Selected Passages from Hungarian-Ottoman Wars between 1372-1699


Érsekújvár in 1940 (Source: Pogany Peter)

Érsekújvár (Nove Zamky, Neuhäus(e)l) is located in the Upper lands/Horná Zem/Felvidék, it is in Slovakia. A fortress was built, against the Ottoman Turks, on the site of an older settlement in the years 1545-46 and between 1573–81. It was the Archbishop of Esztergom, Oláh Miklós, who had the palisade fort rebuilt. Archbishop means “Érsek” in Hungarian while “újvár” stands for “new castle”.

The Franciscan Monastery (Photo: Pogany Peter)

You can read more about Oláh Miklós here:

Érsekújvár in 1605

In the beginning, it was also called “Oláhújvár”, after its builder. The town developed around the fortress. The huge new fortress was one of the most modern fortresses in Europe when it was built, a prime example of the star fortress which was considered to be adapted to the advance in artillery in the preceding centuries.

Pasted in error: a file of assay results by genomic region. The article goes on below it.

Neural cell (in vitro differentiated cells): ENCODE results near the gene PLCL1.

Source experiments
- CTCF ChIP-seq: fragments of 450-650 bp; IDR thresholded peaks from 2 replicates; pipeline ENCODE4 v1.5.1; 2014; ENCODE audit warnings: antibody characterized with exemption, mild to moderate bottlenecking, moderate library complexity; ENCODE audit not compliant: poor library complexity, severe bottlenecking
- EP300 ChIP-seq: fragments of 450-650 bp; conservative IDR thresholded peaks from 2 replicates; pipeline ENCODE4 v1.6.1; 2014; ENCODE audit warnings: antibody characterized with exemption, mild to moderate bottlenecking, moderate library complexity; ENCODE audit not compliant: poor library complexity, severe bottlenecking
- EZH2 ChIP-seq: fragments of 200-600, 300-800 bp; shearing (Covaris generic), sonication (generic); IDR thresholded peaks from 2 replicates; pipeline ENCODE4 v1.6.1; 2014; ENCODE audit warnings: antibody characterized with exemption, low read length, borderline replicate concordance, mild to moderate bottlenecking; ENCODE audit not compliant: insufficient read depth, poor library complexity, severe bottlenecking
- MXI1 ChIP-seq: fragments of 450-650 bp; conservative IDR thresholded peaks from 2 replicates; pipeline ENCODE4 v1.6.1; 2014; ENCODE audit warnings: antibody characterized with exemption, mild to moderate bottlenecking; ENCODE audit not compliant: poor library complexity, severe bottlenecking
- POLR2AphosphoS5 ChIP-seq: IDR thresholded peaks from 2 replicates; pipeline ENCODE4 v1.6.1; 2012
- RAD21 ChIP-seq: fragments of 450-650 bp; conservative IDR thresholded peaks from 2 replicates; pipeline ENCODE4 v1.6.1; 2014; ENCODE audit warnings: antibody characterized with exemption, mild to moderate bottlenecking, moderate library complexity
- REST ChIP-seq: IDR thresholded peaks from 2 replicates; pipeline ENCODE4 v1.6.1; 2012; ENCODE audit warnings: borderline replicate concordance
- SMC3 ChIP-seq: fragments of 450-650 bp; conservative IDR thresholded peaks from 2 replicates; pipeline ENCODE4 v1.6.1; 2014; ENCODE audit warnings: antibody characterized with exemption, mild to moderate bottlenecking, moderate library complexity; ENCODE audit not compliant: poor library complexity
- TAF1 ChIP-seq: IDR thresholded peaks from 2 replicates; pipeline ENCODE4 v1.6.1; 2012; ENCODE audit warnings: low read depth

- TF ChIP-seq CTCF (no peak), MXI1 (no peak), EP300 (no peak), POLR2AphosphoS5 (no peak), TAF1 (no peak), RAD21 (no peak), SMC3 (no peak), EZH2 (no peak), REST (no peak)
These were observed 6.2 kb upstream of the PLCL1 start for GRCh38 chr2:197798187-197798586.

A Plaque commemorating Bercsényi Miklós (Photo: Pogany Peter)

It was Cardinal Pázmány Péter who had the archbishop’s palace built here in 1620 in order to fight Protestantism. He consecrated there the Franciscan church and monastery. Érsekújvár had a well-fortified and modern castle and thus was considered a strategic place near the Bohemian border.

A plaque commemorating Forgách Ádám, captain of Érsekújvár (Photo: Bojars)

 The Ottomans failed to conquer it six times. However, they occupied it for shorter periods: between 1566–1595 and 1605–1606). They were able to take it in 1663, too. It was made the center of a Turkish vilayet in Upper Hungary. The saying “Strong as a Turk in front of Érsekújvár”, which means working with determination and stability, reflects the memory of the conquest determination of the Turks. In 1685 it was reconquered by the imperial troops of Charles V, Duke of Lorraine.

The site where Ocskay was beheaded in 1710 (Photo: Pogány Péter)

Six years later, it received town privileges from the archbishop of Esztergom. The town also played an important role in many anti-Habsburg uprisings in the northern parts of Royal Hungary in the 17th century. Emperor Charles VI had it razed in 1724–1725, to prevent potential further insurrections which would use the fortress as their base.

Érsekújvár in 1685

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The statue of Archbishop Széchényi György (Photo: Pogány Péter)


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